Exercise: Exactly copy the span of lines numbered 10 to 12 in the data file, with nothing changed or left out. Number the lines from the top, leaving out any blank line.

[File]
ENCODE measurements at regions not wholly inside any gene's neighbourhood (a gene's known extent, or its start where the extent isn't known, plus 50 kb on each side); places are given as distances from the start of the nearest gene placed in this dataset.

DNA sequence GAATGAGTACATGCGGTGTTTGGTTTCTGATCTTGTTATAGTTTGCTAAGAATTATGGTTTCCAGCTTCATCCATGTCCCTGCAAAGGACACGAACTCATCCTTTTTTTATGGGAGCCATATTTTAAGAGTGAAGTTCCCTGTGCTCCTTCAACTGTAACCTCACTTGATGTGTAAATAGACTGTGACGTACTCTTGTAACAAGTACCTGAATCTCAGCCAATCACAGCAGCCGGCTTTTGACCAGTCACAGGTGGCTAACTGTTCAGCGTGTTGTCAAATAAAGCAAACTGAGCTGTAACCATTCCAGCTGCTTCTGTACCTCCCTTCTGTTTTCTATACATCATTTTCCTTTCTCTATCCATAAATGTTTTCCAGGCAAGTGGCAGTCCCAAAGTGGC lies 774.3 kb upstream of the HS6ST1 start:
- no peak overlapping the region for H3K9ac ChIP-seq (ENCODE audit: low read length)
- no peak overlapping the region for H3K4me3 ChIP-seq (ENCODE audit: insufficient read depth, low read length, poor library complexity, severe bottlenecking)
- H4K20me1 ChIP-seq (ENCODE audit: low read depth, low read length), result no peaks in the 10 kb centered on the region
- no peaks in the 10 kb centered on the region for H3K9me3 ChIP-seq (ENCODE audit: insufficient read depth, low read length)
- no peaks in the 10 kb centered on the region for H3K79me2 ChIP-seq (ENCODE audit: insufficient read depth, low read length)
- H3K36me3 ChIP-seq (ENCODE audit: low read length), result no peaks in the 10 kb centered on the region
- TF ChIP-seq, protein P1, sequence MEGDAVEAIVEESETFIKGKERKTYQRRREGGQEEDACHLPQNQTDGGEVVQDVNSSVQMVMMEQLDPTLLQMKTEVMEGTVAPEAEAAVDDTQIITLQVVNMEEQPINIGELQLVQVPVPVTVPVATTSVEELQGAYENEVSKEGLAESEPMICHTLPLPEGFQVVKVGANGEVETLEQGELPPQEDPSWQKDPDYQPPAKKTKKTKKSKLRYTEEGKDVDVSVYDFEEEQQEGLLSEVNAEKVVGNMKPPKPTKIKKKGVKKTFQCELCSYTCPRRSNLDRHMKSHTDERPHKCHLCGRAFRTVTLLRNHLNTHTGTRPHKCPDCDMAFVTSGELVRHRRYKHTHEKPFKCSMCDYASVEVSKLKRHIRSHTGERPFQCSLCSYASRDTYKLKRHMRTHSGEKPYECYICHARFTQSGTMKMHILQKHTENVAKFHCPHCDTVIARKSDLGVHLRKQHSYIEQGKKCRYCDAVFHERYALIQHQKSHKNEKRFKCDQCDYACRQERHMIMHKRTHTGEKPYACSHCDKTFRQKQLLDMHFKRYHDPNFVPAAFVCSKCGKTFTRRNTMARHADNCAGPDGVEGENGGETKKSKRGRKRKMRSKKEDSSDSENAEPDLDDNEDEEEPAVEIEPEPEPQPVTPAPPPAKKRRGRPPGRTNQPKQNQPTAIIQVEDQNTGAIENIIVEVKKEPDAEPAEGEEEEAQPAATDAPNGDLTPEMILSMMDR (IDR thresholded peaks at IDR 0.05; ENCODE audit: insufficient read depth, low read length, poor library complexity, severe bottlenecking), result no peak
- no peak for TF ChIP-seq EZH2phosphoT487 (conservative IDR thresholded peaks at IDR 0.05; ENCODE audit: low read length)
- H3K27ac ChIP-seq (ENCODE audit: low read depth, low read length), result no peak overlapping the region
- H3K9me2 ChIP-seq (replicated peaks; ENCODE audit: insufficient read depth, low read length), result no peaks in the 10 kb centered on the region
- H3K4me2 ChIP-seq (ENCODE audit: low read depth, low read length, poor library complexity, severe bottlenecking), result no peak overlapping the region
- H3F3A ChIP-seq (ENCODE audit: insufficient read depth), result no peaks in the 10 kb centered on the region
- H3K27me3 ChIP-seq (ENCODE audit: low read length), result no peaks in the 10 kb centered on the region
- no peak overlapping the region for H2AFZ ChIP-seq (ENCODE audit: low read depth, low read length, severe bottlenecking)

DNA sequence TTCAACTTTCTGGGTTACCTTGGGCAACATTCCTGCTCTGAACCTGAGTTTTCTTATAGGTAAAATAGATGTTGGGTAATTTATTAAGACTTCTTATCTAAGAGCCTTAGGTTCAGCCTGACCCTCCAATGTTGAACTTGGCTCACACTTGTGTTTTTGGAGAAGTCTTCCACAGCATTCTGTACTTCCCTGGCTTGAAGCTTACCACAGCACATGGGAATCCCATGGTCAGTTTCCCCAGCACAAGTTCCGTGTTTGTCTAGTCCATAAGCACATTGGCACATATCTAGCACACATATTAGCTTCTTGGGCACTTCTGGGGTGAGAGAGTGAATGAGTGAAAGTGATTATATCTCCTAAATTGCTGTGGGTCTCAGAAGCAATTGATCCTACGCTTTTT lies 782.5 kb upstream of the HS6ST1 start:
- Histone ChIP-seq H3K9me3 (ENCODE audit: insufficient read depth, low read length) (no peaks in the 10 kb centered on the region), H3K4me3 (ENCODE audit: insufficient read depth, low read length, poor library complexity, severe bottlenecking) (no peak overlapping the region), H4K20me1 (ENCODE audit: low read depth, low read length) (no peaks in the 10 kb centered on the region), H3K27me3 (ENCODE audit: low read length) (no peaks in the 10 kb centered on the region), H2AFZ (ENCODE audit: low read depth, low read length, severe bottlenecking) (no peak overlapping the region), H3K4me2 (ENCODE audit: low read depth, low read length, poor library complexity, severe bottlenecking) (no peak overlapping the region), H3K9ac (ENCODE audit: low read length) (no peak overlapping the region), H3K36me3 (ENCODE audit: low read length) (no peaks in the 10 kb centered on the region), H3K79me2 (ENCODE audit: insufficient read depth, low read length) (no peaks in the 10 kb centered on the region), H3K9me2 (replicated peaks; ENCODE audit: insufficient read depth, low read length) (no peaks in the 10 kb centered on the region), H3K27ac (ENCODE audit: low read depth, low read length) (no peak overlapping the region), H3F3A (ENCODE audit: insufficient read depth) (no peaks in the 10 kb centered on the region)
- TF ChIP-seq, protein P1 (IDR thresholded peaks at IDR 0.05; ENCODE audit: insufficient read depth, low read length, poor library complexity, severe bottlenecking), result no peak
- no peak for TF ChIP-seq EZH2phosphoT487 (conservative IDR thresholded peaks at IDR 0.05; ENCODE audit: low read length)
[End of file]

- no peak for TF ChIP-seq EZH2phosphoT487 (conservative IDR thresholded peaks at IDR 0.05; ENCODE audit: low read length)
- H3K27ac ChIP-seq (ENCODE audit: low read depth, low read length), result no peak overlapping the region
- H3K9me2 ChIP-seq (replicated peaks; ENCODE audit: insufficient read depth, low read length), result no peaks in the 10 kb centered on the region